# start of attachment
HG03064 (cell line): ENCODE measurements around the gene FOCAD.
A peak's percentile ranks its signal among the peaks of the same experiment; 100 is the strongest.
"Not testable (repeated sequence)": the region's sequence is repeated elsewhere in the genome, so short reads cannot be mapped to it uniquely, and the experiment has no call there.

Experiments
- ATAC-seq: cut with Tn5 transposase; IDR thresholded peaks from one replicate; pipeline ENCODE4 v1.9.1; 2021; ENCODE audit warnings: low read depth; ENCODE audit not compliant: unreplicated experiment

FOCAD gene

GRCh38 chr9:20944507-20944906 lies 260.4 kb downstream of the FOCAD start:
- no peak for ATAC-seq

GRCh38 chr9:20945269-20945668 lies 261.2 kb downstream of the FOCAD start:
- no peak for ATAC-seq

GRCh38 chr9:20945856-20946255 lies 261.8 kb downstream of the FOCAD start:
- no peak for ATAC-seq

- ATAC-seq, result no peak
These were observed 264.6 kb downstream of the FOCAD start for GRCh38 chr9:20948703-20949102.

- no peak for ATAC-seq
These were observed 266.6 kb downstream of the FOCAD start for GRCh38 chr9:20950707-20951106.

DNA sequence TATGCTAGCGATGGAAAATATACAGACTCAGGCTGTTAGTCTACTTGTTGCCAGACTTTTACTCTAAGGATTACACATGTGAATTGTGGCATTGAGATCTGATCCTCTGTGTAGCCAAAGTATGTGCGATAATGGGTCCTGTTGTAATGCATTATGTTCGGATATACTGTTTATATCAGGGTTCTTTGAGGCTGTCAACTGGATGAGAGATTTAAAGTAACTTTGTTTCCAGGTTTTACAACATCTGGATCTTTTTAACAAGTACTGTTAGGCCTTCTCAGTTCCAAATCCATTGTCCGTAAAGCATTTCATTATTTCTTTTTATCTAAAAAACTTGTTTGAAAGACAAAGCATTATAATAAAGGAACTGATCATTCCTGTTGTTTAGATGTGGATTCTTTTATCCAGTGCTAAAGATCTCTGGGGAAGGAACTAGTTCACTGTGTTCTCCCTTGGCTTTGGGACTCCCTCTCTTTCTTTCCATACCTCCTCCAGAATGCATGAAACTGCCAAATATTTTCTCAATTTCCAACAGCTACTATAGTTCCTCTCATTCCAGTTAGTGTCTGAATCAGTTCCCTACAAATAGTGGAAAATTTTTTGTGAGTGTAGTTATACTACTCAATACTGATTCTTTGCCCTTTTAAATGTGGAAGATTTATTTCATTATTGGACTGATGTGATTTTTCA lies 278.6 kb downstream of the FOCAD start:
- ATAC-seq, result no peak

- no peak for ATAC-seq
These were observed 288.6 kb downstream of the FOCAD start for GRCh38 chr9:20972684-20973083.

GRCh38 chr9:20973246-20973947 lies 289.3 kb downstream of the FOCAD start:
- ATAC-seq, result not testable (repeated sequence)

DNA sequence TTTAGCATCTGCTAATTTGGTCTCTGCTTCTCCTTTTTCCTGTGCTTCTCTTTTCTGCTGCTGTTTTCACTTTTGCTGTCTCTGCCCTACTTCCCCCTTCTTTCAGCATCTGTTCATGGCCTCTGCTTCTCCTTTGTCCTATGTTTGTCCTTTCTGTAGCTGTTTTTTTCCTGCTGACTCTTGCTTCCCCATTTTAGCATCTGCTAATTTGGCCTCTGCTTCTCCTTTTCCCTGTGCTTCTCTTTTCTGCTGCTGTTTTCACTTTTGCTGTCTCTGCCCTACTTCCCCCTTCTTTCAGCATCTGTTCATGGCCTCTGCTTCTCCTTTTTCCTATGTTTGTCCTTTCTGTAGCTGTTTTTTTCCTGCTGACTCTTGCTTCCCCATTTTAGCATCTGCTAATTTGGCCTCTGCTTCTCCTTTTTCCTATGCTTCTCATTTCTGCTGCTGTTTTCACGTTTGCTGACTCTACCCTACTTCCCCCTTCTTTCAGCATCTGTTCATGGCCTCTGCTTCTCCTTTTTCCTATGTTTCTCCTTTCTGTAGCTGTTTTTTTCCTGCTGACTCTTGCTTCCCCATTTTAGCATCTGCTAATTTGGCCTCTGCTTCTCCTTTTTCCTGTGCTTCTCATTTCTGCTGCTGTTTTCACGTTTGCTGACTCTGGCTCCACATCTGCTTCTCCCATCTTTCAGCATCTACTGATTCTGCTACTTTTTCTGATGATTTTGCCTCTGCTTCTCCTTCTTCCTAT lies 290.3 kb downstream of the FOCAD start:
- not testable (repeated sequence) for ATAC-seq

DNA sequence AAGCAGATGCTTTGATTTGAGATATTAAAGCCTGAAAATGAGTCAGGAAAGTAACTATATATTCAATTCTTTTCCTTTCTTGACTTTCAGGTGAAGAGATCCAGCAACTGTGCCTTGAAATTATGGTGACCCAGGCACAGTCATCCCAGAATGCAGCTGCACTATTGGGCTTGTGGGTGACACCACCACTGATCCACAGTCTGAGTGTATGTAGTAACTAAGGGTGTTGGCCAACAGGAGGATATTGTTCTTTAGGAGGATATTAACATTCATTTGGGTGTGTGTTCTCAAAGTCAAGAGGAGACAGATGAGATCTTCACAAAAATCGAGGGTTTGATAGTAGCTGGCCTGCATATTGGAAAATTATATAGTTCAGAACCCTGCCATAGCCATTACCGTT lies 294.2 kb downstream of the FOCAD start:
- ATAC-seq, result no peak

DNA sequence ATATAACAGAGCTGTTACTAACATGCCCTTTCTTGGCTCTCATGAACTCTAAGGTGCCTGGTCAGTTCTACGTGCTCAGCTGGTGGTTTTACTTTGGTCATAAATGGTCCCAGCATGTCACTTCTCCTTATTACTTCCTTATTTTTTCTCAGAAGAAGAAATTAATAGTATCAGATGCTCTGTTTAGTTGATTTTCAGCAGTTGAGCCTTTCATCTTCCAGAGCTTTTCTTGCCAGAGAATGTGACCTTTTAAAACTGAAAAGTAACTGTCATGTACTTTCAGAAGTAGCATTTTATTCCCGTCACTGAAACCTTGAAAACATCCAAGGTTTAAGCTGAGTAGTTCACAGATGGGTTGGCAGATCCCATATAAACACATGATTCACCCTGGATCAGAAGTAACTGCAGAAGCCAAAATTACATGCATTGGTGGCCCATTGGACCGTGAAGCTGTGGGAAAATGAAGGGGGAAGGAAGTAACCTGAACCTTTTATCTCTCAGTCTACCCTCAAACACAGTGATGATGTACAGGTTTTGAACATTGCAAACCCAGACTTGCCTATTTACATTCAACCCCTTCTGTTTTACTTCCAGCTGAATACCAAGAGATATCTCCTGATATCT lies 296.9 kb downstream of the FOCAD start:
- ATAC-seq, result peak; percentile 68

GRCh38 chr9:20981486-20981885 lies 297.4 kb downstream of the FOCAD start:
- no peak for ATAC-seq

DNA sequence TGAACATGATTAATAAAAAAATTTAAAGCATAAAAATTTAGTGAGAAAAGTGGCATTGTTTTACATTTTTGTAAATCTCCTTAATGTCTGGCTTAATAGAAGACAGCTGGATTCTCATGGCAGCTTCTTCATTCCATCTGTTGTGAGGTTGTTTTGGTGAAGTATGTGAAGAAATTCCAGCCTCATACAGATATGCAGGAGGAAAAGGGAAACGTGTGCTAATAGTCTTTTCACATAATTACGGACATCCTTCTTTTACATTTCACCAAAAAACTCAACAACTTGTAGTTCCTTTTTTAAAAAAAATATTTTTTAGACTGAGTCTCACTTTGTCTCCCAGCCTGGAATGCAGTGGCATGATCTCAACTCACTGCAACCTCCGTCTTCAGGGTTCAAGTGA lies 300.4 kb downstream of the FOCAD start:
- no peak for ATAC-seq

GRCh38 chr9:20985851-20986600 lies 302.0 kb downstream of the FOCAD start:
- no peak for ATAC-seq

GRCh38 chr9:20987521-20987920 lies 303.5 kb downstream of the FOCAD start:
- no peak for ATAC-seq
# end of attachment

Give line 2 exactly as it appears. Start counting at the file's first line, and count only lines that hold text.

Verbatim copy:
A peak's percentile ranks its signal among the peaks of the same experiment; 100 is the strongest.